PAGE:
December 4, 2016
by Alan Vitek

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My brother and I like to joke about “scrubdev” — the art of doing something without knowing all the intricacies of that thing.



However, I believe there is inherent beauty in scrubdev, as it affords us advanced creativity that usually can only be gained later on.

Consider this for a moment — have you ever wondered why we believe “beginner’s luck” exists?

Here’s my theory. Beginner’s luck exists, not because of luck, but because of one’s lack of knowledge of the rules.

For example – let’s say you are playing a game of chess. You are aware of how the pieces move, but that’s the extent of your knowledge. Because you lack experiences that could give you insight, you make decisions based purely on your intuition. Let’s say you end up winning. In the subsequent games, you might end up not winning. Sound familiar?

I like to believe that this is because you begin to exert your new knowledge gained from the first experience to make decisions – the problem with this is that since your experience is so limited, your decisions are based off of a very small sampling of understanding. Therefore you over-reach, and end up making bigger mistakes than you did before you had any knowledge at all.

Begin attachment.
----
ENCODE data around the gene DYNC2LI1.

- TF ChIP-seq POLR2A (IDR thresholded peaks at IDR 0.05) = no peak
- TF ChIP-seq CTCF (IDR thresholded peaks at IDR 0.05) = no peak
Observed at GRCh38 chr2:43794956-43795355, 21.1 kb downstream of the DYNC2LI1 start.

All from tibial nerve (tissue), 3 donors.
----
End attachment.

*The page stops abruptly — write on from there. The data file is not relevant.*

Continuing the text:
So what happens next? If you continue to play chess, you will continue to learn from your mistakes and build your knowledge, and at a certain point, you will begin to play as well as you did the first time, but this time it will be because of your understanding, not lack of it. And from here you can continue to get better – far better than even the best “beginner’s luck” could have afforded you.

Scrubdev is kind of like defining that first experience – lack of knowledge of the subject allows for freedom in decision making… as a creator aren’t limited by the rules because you don’t know them yet. The downside is, eventually you will begin to learn the rules, you must follow them until you learn how to properly break them.

There is a right way and wrong way to break the rules, but even breaking the rules the wrong way can only be right if the intention was there to begin with.

So enjoy your ignorance while it lasts – once it’s gone, it may be a little while before you’re that good again.


Check out this graph for a similar concept. Never give up!

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